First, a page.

Blood pressure

First, BP was measured twice at the left brachial artery using the standard auscultatory method with the volunteers in the supine position after a resting period of at least 10 min. Furthermore, arterial BP was measured continuously by a portable BP device (Nexfin; BMEYE B.V., Amsterdam, The Netherlands) connected to the middle phalanx of the index or middle finger of the left hand. Systemic vascular resistance (VR) and cardiac output (CO) were derived from the Nexfin finger volume-clamp method [20]. Continuous BP measurements were used to calculate local VR, which corrects muscle blood flow for BP fluctuations.

Statistics

Because of the novelty of the study, the effect size of the interventions could not be estimated or calculated. Therefore we based the number of volunteers in the present explorative study on the sample size of earlier vascular studies [10, 21]. We adopted a Mixed Model Repeated measures ANCOVA with volunteers as the random factor to examine whether postprandial changes in blood flow and glucose homeostasis (i.e. fixed factor ‘time’) differed between the 3 interventions (fixed factor ‘intervention’). We included baseline values, age, BMI, waist-to-hip ratio, MAP and AUC insulin response (control) as covariates. Also the interaction time*intervention and baseline*intervention were included in the model. Each analysis started using the complete model. The model was then reduced by removal of non-significant factors, starting with non-significant interactions and then non-significant covariates. This process was guided by the AIC criterion (Akaike’s Information Criterion), the final model was the model with a minimum AIC. The covariates which contributed significantly to the model were baseline and BMI. The distribution of the residuals was found to have a positive skew for all measurement parameters. To comply with the Normality assumption of the ANCOVA method the natural logarithm of the parameter has been used in the analysis. Values reported are means ± SD per time point (tables), or back transformed Least-Squares Means (LSMeans) over all time points (text and tables), p-values were calculated for the differences in LSMeans compared to control. A p-value of less than 0.05 was considered significant. Descriptive statistics (table) are presented as median and Q1, Q3. Multiple testing was taken into account using the Tukey-Kramer method.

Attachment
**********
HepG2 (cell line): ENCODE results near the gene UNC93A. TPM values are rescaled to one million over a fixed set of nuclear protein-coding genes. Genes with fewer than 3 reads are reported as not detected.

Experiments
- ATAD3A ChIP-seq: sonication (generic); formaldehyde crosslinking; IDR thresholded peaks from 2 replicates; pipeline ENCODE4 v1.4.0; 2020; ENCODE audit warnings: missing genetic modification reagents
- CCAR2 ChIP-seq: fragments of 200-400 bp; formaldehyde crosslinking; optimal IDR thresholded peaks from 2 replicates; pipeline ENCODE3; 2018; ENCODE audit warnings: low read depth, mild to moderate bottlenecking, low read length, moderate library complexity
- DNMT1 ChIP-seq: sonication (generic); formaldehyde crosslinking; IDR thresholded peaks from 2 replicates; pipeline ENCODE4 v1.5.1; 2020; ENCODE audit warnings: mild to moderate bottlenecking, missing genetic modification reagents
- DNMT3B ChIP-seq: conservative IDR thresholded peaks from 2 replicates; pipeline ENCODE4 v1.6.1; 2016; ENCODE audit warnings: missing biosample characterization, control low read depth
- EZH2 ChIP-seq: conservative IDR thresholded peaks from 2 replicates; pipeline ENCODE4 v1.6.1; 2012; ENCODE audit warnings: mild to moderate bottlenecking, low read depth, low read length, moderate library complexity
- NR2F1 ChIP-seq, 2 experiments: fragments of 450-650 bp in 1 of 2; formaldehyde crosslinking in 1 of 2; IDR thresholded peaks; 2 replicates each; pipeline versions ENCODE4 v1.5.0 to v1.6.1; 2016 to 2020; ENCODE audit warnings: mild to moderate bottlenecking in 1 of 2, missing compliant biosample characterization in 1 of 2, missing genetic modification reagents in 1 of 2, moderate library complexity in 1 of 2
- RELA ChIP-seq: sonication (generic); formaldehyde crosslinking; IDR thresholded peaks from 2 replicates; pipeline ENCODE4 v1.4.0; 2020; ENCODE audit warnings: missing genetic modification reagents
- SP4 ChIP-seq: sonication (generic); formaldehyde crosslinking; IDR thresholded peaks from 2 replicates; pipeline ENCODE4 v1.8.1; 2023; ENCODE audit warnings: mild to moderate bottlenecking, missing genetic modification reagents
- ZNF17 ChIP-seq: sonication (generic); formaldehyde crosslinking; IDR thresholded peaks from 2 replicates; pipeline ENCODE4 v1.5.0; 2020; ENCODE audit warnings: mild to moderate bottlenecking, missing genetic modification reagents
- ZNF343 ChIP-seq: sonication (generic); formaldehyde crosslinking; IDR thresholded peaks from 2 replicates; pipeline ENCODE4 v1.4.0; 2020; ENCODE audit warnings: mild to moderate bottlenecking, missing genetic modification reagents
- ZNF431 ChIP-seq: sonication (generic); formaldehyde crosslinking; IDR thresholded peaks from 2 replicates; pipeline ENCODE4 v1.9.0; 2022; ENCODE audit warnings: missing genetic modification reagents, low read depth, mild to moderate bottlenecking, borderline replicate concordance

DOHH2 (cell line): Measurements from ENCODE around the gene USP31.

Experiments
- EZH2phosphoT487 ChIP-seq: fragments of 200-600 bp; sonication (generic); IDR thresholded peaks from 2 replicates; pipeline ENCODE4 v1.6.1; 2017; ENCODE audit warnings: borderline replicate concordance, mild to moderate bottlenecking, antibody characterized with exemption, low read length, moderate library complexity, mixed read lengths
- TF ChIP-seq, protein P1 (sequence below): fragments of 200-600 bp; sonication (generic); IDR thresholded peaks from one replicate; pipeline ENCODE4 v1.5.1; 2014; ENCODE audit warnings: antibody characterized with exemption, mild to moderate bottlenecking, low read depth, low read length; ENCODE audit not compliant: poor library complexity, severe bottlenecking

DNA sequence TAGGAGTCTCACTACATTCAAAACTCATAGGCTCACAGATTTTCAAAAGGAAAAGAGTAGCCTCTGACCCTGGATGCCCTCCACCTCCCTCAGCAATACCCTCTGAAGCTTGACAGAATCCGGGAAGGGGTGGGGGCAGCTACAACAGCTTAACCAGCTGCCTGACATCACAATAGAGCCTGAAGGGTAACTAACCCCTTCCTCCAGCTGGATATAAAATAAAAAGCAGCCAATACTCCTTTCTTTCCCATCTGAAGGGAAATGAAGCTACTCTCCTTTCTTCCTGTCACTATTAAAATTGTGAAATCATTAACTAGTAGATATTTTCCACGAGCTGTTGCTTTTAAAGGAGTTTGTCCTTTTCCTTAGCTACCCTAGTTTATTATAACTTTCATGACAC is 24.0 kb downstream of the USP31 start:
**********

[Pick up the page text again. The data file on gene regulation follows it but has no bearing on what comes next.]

Results

Sixteen male volunteers were included (Table 2). A data-check was performed before deblinding with predefined exclusion criteria: (i) data-points that were ≥2xSD off the individuals’ mean data; (ii) a data point if <1 min of data was recorded (technical error); (iii) measurements with missing data (technical error). Following completion of all measurements and data check, the randomisation order was revealed and the data was saved as the final data-set. We excluded glucose and insulin data for one measurement, echo-Doppler data for three measurements and NIRS data for six measurements out of 48 measurements.
Table 2

Overview of the participant characteristics at baseline

Variable

Median (Q1; Q3)

n

16

Age (years)

61 (56; 63)

Height (cm)

179 (175; 182)

Weight (kg)

106 (96; 111)

BMI (kg/m2)

32 (31; 34)

Waist circumference (cm)

112 (108; 115)

Waist-to-hip-ratio

1.03 (1.02; 1.05)

Cholesterol (mmol/l)

5.25 (4.49; 5.64)

Triacylglycerol (mmol/l)

1.96 (1.66; 2.55)

HDL (mmol/l)

1.19 (0.96; 1.42)

LDL (mmol/l)

3.4 (2.87; 4.08)

Screening glucose (mmol/l)

5.89 (5.76; 6.38)

BMI, body mass index

Values are median (Q1, Q3)

Blood flow

Under control conditions, we observed in obese, insulin-resistant men no change in VR as assessed by blood flow corrected for BP after the glucose load independent of the vascular bed (Fig. 1a–e; Additional file 1: Table S1). Tea consumption reduced VR of conduit arteries (arm; P = 0.008 and leg; P = 0.033, Fig. 1a&b; Table 3), leg resistance vessels (P = 0.041, Fig. 1d; Table 3) and microvessels (arm, P = 0.002; Fig. 1e; Table 3), whilst arm resistance vessel did not change (P > 0.24, Fig. 1c; Table 3).